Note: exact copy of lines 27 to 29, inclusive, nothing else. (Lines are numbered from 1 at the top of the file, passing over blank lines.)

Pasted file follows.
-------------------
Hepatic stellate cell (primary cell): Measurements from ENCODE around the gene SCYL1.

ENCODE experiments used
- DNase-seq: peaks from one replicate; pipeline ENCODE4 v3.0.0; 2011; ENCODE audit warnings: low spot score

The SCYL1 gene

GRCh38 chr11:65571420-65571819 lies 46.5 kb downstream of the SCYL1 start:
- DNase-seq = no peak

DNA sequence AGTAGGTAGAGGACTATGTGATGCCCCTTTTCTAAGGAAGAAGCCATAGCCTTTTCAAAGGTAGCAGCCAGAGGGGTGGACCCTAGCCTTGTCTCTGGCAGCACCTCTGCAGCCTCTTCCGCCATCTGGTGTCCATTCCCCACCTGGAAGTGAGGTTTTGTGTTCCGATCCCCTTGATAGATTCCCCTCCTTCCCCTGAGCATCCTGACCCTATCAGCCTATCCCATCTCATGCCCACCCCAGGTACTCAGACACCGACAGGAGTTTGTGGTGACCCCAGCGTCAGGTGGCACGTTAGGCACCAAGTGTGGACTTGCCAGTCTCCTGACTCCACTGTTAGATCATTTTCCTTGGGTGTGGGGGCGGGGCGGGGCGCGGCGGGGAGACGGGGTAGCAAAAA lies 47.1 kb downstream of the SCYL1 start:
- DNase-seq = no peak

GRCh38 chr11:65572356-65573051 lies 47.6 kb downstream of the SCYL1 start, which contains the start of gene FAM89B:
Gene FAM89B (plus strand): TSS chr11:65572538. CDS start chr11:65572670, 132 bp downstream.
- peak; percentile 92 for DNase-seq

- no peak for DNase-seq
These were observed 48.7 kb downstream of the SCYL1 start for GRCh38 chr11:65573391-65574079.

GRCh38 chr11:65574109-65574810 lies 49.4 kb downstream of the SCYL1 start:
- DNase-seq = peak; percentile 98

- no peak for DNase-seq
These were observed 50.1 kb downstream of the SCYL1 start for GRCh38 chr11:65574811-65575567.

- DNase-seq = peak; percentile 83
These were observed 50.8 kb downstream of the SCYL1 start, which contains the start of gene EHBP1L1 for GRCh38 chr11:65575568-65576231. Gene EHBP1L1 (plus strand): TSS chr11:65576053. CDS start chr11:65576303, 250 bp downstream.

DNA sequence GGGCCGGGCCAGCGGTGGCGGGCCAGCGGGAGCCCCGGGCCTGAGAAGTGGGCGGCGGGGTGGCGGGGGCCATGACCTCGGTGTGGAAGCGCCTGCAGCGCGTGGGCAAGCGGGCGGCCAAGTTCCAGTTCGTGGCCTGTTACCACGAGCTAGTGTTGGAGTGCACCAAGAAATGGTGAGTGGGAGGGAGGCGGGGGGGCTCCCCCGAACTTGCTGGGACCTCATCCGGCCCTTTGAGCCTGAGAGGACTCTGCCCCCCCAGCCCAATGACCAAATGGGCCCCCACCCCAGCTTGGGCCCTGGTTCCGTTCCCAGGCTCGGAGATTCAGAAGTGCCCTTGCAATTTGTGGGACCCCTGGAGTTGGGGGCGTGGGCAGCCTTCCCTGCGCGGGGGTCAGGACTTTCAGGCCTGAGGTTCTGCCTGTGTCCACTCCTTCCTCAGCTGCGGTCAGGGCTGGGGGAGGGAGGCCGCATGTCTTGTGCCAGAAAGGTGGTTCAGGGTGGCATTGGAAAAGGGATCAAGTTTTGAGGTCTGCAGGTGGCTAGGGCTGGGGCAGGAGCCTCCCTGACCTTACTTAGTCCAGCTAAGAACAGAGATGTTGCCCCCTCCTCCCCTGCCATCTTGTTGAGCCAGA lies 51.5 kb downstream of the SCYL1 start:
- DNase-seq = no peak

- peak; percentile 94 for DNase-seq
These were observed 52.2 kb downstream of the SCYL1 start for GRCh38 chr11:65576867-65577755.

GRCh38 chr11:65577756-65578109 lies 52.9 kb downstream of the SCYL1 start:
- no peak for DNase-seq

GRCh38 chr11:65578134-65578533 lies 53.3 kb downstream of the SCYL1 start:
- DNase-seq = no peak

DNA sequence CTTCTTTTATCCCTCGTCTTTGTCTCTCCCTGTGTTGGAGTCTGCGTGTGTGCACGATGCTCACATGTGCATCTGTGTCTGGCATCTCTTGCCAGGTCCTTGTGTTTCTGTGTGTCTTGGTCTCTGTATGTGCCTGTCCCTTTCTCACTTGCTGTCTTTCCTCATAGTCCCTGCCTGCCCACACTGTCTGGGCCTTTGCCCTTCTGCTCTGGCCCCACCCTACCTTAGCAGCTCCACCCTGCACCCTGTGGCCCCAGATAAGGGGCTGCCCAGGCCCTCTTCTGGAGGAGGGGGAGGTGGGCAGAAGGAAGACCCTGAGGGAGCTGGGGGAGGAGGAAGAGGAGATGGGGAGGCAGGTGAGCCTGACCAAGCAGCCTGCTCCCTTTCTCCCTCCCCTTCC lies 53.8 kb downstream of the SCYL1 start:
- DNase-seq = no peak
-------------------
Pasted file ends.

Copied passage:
- DNase-seq = no peak

DNA sequence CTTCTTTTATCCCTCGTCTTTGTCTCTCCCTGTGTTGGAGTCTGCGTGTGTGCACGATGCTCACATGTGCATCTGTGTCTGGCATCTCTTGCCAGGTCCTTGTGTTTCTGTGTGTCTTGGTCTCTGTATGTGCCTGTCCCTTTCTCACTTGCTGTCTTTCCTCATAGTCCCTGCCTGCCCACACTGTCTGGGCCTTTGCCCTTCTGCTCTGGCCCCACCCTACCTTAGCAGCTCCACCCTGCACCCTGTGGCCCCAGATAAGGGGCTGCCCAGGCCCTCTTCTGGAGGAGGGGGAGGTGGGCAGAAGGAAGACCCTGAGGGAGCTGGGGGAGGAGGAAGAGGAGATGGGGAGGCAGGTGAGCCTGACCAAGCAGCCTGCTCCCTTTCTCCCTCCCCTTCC lies 53.8 kb downstream of the SCYL1 start:
- DNase-seq = no peak